Friday 15 December 2017

New man chosen as Lenihan's top Finance aide

Michael Brennan Political Correspondent

The Government has chosen an experienced civil servant for the crucial job of leading the Department of Finance's response to the economic crisis.

Kevin Cardiff, who is in his late 40s, will be expected to give the department a new focus as it faces into one of the toughest challenges in its history.

He has been heavily involved in the setting up of the National Asset Management Agency (NAMA). As the second secretary in the taxation and financial-services division of the department, he was also present during the crucial late-night negotiations for the €440m State banking guarantee in September 2008.

The Department of Finance said last night that Mr Cardiff had worked closely with Finance Minister Brian Lenihan to devise the Government's response to the crisis. His role as head of the department will be even more crucial than before, given Mr Lenihan's ongoing battle with cancer.

Mr Cardiff is replacing the current secretary-general, David Doyle, who was appointed in mid-2006 when the economic boom was still in full swing.

But Mr Doyle was the subject of stinging criticism last year from opposition TDs in the wake of the economic collapse. He was forced to deny that his department had let the Government and the people down by failing to predict or prevent the recession.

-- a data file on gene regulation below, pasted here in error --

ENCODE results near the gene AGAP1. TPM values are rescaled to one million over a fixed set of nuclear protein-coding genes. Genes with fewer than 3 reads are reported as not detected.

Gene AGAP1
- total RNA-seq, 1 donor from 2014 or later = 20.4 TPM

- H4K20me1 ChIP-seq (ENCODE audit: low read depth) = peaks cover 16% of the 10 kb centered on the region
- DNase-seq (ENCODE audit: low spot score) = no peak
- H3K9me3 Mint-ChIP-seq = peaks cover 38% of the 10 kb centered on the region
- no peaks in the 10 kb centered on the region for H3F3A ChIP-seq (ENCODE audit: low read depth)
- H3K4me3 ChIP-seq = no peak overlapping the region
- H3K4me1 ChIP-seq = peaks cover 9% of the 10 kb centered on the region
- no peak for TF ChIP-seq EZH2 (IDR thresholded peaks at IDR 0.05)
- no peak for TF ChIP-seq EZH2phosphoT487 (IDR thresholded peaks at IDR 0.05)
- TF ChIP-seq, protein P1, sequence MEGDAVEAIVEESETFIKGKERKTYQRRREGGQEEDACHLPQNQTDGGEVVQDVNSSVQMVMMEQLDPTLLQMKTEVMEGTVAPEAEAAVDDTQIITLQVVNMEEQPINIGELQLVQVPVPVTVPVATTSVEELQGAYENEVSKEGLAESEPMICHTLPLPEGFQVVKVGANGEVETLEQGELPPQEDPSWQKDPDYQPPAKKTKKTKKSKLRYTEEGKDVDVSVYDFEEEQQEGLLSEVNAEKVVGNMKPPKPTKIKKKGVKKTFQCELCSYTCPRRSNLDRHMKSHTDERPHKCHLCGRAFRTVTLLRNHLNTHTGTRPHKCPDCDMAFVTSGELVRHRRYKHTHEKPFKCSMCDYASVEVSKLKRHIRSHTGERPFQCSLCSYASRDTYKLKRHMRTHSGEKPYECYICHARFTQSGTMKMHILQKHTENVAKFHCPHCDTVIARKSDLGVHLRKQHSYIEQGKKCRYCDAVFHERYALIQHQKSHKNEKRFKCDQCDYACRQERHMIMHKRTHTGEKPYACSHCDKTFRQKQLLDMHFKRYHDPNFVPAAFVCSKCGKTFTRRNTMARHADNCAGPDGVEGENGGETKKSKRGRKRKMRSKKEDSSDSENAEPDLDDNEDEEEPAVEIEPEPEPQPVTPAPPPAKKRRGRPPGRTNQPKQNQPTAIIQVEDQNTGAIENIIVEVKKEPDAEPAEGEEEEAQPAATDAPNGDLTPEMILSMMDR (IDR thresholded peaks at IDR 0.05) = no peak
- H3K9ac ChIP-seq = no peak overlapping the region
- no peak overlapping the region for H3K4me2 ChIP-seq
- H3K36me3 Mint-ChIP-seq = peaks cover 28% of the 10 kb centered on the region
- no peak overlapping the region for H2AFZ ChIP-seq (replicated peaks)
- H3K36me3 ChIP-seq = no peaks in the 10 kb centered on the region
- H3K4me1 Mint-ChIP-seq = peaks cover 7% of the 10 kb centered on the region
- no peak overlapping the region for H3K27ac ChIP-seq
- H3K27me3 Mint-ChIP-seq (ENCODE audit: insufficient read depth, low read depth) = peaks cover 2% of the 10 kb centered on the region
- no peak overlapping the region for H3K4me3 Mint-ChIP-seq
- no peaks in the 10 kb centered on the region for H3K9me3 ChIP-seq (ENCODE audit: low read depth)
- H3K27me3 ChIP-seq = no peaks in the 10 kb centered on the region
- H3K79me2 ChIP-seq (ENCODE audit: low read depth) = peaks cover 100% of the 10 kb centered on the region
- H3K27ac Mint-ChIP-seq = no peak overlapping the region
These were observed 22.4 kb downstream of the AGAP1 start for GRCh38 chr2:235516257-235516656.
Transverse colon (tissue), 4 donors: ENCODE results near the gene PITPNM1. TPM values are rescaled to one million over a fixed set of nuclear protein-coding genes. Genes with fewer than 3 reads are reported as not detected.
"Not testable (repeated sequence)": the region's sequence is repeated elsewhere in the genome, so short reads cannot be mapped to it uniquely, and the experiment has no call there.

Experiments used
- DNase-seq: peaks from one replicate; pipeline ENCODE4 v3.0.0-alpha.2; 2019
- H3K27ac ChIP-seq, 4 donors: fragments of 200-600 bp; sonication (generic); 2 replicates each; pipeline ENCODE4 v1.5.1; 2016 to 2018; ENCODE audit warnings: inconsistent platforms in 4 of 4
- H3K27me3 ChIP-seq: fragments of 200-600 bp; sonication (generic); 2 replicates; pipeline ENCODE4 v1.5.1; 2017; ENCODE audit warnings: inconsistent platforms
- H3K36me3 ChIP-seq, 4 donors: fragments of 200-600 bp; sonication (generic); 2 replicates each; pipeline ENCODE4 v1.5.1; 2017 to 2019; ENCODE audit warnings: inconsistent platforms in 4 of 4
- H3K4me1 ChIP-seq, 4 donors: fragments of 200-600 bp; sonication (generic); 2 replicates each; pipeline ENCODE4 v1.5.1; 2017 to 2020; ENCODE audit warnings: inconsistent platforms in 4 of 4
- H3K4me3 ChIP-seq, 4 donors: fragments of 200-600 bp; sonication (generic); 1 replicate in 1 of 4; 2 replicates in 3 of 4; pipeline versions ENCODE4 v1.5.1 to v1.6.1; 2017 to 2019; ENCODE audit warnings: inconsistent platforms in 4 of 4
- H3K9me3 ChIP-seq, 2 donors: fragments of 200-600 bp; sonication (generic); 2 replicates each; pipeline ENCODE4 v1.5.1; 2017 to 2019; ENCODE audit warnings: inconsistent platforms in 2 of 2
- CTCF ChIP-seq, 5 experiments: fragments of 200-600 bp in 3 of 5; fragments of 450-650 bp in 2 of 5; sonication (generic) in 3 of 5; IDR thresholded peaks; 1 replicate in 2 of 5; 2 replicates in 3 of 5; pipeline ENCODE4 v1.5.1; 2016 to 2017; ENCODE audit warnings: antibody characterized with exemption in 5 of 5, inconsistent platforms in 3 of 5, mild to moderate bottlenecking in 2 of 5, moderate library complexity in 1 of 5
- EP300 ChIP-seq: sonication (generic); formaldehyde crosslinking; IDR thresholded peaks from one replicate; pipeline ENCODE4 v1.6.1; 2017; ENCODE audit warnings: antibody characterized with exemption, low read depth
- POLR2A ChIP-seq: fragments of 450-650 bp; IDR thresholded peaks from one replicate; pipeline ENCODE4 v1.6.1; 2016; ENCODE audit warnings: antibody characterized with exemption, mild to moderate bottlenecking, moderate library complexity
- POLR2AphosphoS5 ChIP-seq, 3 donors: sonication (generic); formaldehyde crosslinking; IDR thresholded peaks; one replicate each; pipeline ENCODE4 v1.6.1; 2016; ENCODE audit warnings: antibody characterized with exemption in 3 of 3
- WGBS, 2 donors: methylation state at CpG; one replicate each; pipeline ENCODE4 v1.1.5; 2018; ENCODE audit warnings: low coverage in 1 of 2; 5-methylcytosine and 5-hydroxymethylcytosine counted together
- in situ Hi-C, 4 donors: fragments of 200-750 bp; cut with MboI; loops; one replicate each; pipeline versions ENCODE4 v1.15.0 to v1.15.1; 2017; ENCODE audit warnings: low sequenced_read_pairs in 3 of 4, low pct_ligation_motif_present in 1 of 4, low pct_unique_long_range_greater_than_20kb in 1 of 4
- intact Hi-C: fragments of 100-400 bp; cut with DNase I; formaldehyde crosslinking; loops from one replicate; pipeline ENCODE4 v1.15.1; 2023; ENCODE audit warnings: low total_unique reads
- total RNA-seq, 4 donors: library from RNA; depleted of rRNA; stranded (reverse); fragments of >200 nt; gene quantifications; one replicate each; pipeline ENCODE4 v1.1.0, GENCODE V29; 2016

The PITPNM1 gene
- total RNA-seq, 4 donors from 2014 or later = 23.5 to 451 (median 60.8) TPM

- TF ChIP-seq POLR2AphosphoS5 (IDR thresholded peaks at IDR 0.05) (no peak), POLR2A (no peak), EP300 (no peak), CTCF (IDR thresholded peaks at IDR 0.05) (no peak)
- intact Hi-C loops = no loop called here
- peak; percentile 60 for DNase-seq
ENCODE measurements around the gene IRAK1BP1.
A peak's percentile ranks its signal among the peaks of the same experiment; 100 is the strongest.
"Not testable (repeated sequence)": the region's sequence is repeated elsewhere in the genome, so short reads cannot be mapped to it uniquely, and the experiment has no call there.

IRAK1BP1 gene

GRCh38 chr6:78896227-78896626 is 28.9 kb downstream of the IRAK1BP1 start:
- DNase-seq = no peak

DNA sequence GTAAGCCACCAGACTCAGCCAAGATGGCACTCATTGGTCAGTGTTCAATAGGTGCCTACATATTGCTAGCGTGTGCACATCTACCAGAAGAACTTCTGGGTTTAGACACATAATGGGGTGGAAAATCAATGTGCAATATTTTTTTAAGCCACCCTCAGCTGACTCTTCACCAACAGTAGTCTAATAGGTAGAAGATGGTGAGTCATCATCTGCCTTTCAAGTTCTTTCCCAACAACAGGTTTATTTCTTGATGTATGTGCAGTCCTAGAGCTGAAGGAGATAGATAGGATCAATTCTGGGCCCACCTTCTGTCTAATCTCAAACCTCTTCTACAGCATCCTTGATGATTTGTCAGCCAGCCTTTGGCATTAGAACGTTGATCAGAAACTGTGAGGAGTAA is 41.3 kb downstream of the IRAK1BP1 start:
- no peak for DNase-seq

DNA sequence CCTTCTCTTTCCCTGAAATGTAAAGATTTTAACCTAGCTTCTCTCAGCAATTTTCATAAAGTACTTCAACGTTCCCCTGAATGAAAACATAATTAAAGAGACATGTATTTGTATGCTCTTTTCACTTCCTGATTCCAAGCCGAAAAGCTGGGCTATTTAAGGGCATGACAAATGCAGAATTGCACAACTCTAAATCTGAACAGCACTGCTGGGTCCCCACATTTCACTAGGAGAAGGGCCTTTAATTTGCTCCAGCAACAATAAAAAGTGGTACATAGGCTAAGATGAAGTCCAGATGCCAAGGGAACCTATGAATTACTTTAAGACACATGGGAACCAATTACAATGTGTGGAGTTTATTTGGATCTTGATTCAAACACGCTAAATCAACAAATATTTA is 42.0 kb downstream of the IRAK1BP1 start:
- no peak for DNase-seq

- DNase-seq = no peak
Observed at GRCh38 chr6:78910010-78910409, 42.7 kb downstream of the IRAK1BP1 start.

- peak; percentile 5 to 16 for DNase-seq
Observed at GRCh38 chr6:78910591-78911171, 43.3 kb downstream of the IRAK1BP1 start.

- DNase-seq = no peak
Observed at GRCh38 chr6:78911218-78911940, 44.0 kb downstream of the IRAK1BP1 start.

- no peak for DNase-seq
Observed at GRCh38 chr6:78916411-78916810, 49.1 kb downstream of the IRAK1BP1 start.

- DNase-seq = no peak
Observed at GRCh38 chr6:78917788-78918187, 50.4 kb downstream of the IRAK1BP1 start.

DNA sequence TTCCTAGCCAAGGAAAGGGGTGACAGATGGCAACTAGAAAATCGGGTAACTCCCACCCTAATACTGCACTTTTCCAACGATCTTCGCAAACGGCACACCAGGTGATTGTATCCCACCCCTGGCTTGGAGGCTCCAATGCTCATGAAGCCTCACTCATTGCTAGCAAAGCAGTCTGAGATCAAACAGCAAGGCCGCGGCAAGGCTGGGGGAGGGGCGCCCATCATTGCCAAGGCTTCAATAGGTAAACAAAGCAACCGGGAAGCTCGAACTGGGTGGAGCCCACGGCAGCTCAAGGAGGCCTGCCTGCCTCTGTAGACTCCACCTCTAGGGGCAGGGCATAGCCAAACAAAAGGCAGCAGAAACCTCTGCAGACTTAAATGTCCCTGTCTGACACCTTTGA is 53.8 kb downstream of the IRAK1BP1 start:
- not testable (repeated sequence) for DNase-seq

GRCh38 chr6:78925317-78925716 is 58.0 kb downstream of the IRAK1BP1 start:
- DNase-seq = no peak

Mr Lenihan last night praised Mr Doyle, who will retire at the end of this month.

He said: "I want to thank David for his long and dedicated service to the State and commend him for his fine contribution to the public service."

Mr Cardiff will receive a salary of €255,304 in his new post, although this represents a 20pc cut on the previous figure. He has a Bachelor of Arts degree from the University of Washington (1983), a Masters in Business Studies from UCD (1991) and a diploma in applied finance law from the Law Society of Ireland (2003). He is married to Yvonne White.

He has been a civil servant since 1984 and joined Finance in 1987. He worked on monetary and exchange-rate policy in the 1990s but concentrated solely on financial-services matters (rather than his additional brief of taxation) as the global economic crisis developed over the past 18 months.

Irish Independent

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